It became obvious over the Easter weekend that my family is not as insulated from the current economic crisis as I had thought. One family member has been laid off (but found another job, gracias a Dios), and the others are having money worries. I myself know at least three people who were laid off last month -- people who lost their job not because they were lazy or incompetent or dishonest but because their employers need to make budget cuts and they were the unlucky people who got to have their positions sacrificed for such cuts.

On the plus side, my sister has given up Starbuck's so maybe some little good may come of this crisis...

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Monday, April 13, 2009

Pensamientos Acerca de Televisión

Doctor Who (The Second Series): “Planet of the Dead”

Geez, all this time since the last episode (which aired around Christmastime) and now we gotta wait until November until the next episode. It's a good time there's so much classic Who on DVD because, otherwise, the wait would be unbearable.

As for the episode itself...

Well, I enjoyed it but I saw no real reason why it had to be filmed in Dubai. (Other countries do have sand, you know.)

Michelle Ryan was okay as the female lead character, Lady Christina de Souza -- though I'm a bit stumped as to why the first character on new Who to bear a Spanish name thus far got to be a streetwalker -- and quite possibly a nanny as well -- while the first character to bear a Portuguese surname -- Ms. de Souza, natch -- gets to be an aristocrat. True, she's a crooked aristocrat, but still... Way to counter those obnoxious ethnic stereotypes, Russell T. Davies. Fight the power.

Anyway, apart from that, the story was not all that bad though I could have done without a character who looked suspiciously like Donna Noble's grandfather and another who looked suspiciously like Jackie Tyler and yet another who looked suspiciously like Mickey Smith and so on and so forth. Yes, we get it. Mr. Davies. You love these characters. I love these characters too. But I'd love them a lot more if you gave them a rest every once in a while.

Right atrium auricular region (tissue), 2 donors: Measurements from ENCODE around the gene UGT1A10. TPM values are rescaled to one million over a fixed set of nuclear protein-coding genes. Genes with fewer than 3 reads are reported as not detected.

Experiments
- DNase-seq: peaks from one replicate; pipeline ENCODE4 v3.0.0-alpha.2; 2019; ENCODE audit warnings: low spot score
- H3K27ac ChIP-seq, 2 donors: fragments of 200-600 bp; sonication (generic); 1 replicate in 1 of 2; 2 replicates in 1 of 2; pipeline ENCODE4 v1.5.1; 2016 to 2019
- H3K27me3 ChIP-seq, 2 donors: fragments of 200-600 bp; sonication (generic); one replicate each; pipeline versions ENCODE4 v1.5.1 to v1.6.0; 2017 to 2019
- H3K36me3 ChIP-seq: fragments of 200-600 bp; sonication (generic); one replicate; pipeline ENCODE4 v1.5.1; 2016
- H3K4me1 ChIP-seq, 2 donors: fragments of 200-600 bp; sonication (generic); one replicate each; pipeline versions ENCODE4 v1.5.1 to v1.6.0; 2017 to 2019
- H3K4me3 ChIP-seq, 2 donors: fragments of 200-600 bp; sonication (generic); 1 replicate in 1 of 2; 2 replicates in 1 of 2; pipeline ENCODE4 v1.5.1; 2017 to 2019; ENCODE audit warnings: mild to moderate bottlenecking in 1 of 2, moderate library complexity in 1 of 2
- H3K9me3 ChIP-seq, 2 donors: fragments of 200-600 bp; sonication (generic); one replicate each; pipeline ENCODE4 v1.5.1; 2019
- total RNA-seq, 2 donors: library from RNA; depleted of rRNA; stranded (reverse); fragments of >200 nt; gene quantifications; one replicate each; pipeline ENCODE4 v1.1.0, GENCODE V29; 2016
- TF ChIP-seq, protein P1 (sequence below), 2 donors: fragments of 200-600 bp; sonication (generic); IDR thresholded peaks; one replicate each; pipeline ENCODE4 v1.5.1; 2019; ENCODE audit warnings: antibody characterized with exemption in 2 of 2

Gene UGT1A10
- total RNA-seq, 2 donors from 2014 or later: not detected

And if you're going to introduce flylike aliens just so you can make a joke about excrement -- well, you're not writing a screenplay for The Dark Light-Years so I'd just prefer it if you didn't go there.

On the other hand, the Quatermass reference was way cool. So kudos for that.

I'm not sure why UNIT -- and not Torchwood -- showed up to help out -- but at least you didn't depict the good folks of UNIT as imbeciles... So good on you again, Mr. Davies.

It's still going to be a long, long wait until November, though.

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Pensamientos Acerca de Televisión

Dollhouse: “A Spy in the House of Love”

Actually, if you want to get technical about it, this episode has two characters who can be classified as “spies in the house of love.”

Plus Agent Ballard finds out a shocking secret about Mellie. A secret even Mellie herself doesn't know -- and can't ever know. Talk about putting stress on a relationship.

And yes, contrary to what last week's episode hinted, Echo is still in the Dollhouse.

And we learn that the Dollhouse's boss lady, Adelle DeWitt, has a human side. Not that that changes the fact that she is not the type of person that you want to have angry with you but still.